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MR. GEORGE EDWARD THOMAS EYSTON, who during the last few years has figured as a prominent and successful competitor in British and Continental racing events, commenced his practical experience in motoring at the tender age of thirteen years, when, much to the consternation of his father, he became the owner of one of the early Triumph motorcycles. As we discovered during a recent interview, however, Mr. Eyston’s sporting tendencies are not by any means confined to the world of wheels, whilst his professional standing in engineering circles is one that may well excite the admiration of those whose activities lie in this direction.
After receiving education at a Catholic School, namely, Stonyhurst College in Lancashire, George Eyston took up a course of engineering at the Seafield Engineering College at Fareham, Hampshire, an establishment possessing a very fine workshop equipment, modern testing appliances and scientfic laboratories. Upon the outbreak of War, Mr. Eyston joined up in the ranks of the Public School Battalion of the Royal Fusiliers and underwent his military training at Epsom. At the end of August, 1914, he was commissioned in the Dorset Regiment, and shortly afterwards was appointed Machine Gun Officer to his battalion, part of his duty being that of Chief Instructor to a Machine Gun School. Though doing very good work in that capacity, Eyston shared the general eagerness to be doing something of a more thrilling nature, and after some considerable difficulty managed to secure his transfer to the Royal Field Artillery, and went overseas with the 21st
Division and took part in the Battle of Loos in 1915. With the exception of three months spent in Hospital after having a rifle bullet through his leg in an attack at Arras, he remained in France until two months after the Armistice.
During his military service overseas he was awarded the Military Cross for conspicuous gallantry on the field, besides being twice mentioned in despatches. He was on the Headquarters Staff of the 94th Brigade R.F.A., and also A.D.C. to the G.O.C.R.A. 21st Divisional Artillery, his other staff appointments included Staff Captain Reconnaissance XIII. Corps Royal Artillery. He also served temporarily with the Artillery Staff G. H. Q.
The Armistice found Captain Eyston still on the Artillery Staff of the XIII. Corps, on whose front fighting continued up till 11 a.m. on November 1 1 th, 1918. Owing to illness from wounds he was allowed to proceed home for a few days, and took the opportunity of obtaining demobilisation by recommencing his engineering studies at Trinity College, Cambridge, where he passed his examination for B.A. Degree Engineering.
By way of exercise, Eyston took seriously to rowing, and helped to re-organise College rowing, being elected Captain of the First Trinity Boat Club. He rowed in all races the whole year round, stroking his College Eight, and obtaining a seat in the boat which gained the Headship of the River in the Lent Term, 1921, and also in the Eight which was second on the River in the May races of the same year. By going up four places, this boat gained their oars, and he was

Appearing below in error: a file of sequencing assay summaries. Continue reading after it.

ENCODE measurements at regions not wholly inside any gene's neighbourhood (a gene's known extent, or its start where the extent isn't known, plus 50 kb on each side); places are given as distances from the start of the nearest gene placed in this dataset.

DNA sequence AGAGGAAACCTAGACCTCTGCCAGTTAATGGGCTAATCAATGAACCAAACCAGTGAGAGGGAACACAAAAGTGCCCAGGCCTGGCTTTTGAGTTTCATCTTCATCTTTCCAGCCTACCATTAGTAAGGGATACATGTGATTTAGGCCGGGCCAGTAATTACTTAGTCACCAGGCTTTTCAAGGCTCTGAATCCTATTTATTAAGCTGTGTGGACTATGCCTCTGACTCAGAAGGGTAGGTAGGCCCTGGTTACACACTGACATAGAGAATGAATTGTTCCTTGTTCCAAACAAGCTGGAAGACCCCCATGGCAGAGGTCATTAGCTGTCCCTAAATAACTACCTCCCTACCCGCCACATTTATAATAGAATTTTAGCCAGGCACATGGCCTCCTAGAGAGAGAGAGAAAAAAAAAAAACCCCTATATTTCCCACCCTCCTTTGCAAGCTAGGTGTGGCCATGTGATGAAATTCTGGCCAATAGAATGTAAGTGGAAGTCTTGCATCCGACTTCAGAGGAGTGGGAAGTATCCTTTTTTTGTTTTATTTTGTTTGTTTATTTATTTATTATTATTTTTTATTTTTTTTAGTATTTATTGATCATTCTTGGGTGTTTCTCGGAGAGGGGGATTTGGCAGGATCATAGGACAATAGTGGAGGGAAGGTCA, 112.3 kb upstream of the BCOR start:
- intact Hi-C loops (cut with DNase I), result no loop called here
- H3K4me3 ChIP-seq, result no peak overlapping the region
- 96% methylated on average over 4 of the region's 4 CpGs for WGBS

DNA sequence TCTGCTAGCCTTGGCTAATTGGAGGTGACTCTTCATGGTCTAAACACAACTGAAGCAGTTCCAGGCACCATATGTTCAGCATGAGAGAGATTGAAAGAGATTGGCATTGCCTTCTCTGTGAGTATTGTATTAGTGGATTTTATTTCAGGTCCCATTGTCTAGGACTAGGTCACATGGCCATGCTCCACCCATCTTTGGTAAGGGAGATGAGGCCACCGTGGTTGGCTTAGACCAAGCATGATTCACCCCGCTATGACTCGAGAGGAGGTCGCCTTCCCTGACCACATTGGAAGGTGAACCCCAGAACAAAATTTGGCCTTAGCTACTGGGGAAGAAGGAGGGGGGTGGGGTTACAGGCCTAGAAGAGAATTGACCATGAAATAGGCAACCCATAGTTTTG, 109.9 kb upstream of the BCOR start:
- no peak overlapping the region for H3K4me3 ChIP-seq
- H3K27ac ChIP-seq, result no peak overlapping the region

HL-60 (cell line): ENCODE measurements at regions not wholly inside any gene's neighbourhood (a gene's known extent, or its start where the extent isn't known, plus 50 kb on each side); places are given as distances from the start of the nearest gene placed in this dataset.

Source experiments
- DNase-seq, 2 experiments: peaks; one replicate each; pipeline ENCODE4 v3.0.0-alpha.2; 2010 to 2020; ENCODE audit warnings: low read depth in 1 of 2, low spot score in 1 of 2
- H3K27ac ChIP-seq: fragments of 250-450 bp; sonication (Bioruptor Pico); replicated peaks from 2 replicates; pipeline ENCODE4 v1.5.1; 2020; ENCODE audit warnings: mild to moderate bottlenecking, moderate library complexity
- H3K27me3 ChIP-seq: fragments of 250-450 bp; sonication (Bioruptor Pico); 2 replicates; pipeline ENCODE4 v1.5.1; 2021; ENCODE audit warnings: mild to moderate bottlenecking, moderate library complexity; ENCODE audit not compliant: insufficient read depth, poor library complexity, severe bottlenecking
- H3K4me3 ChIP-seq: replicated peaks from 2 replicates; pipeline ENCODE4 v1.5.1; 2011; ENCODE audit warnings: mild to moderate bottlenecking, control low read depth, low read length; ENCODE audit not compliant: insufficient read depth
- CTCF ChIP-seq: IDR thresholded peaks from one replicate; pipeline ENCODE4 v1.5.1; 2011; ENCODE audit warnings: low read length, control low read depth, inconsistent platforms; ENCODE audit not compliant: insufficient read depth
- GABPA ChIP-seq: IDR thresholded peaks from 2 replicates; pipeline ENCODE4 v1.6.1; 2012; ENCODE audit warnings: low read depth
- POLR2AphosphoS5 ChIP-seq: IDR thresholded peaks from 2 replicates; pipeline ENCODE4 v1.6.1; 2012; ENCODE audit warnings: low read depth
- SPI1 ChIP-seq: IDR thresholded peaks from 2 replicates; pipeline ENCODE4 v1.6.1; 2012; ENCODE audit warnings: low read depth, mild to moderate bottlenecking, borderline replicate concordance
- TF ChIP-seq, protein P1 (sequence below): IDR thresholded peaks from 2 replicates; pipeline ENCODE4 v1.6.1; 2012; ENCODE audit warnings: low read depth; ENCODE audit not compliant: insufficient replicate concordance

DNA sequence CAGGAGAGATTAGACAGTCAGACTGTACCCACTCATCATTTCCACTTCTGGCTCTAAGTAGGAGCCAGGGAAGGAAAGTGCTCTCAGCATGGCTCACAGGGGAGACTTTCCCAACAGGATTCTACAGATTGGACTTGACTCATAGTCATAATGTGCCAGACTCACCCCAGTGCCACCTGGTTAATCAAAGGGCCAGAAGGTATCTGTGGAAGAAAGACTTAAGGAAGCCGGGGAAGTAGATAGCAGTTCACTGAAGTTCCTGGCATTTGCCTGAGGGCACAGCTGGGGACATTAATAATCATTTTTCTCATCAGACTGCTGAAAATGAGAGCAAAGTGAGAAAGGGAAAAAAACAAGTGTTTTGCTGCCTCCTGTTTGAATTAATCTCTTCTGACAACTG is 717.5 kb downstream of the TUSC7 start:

elected a member of the Leander Club. In 1919 he was spare man to the Cambridge University crew which won the International Eights on the Seine, this crew, which, incidentally, was coached by Mr. Bruce, now Prime Minister of AustIalia, beating crack crews from nine different nations.
Apart from rowing at Henley in three Regattas, Mr. Eyston achieved victories in sculling in various Thames Regattas. For four years after leaving Cambridge Mr. Eyston was engaged on the sales staff of an important marine engineering concern, and then started business on his own account with the formation of a company for the manufacture of air compressors. A very large range of these appliances was designed by Mr. Eyston for use in connection with industrial machinery, and their
manufacture was also carried out under his direct supervision.
Besides running this business, Mr. Eyston controls a separate firm of his own dealing with artesian wells.
From air compressors to supercharging is a very short step, and the comparatively new development in aeronautical and automobile engineering soon attracted his attention. Professional secrecy debarred Mr. Eyston from allowing much interesting information on the latest developments in supercharging to be published, though we are permitted to state that he is engaged in a consulting capacity on some very important work in the automobile industry. Two examples of supercharging to his design were exhibited at the recent Motor Shows at Olympia, one
being the new Riley and the other the Douglas Motor Cycle. Several examples of the Anzani engine have been fitted with a very successful form of supercharger designed and manufactured by Messrs. Powerplus Ltd., which is one of Mr. Eyston’s concerns.
Motor Racing Record.
Though Mr. Eyston took part in various trials and raced a Rudge Motor Cycle on Brooklands before the War, it was not until leaving Cambridge that he became keenly interested in the sport. His two first racing cars were Aston Martins, one being the O.H.V. track racer, which when driven by Mr. H. Kensington Moir led the Talbot Darracqs in the first two hundred miles race, and the other the Grand Prix racer that ran so well at Strasbourg.